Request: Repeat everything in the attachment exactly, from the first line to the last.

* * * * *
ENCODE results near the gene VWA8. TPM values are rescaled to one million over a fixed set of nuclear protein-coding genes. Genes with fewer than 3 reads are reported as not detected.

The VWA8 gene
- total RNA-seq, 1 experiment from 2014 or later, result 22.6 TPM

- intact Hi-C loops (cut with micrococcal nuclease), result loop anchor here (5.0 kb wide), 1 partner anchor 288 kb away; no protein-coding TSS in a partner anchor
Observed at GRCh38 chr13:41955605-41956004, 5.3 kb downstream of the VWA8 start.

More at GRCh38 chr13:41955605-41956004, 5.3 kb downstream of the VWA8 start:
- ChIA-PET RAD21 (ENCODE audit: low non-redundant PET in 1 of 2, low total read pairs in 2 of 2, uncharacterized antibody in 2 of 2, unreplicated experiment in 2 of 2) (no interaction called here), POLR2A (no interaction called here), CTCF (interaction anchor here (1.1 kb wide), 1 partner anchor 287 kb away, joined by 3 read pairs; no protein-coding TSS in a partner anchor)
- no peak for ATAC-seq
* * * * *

ENCODE results near the gene VWA8. TPM values are rescaled to one million over a fixed set of nuclear protein-coding genes. Genes with fewer than 3 reads are reported as not detected.

The VWA8 gene
- total RNA-seq, 1 experiment from 2014 or later, result 22.6 TPM

- intact Hi-C loops (cut with micrococcal nuclease), result loop anchor here (5.0 kb wide), 1 partner anchor 288 kb away; no protein-coding TSS in a partner anchor
Observed at GRCh38 chr13:41955605-41956004, 5.3 kb downstream of the VWA8 start.

More at GRCh38 chr13:41955605-41956004, 5.3 kb downstream of the VWA8 start:
- ChIA-PET RAD21 (ENCODE audit: low non-redundant PET in 1 of 2, low total read pairs in 2 of 2, uncharacterized antibody in 2 of 2, unreplicated experiment in 2 of 2) (no interaction called here), POLR2A (no interaction called here), CTCF (interaction anchor here (1.1 kb wide), 1 partner anchor 287 kb away, joined by 3 read pairs; no protein-coding TSS in a partner anchor)
- no peak for ATAC-seq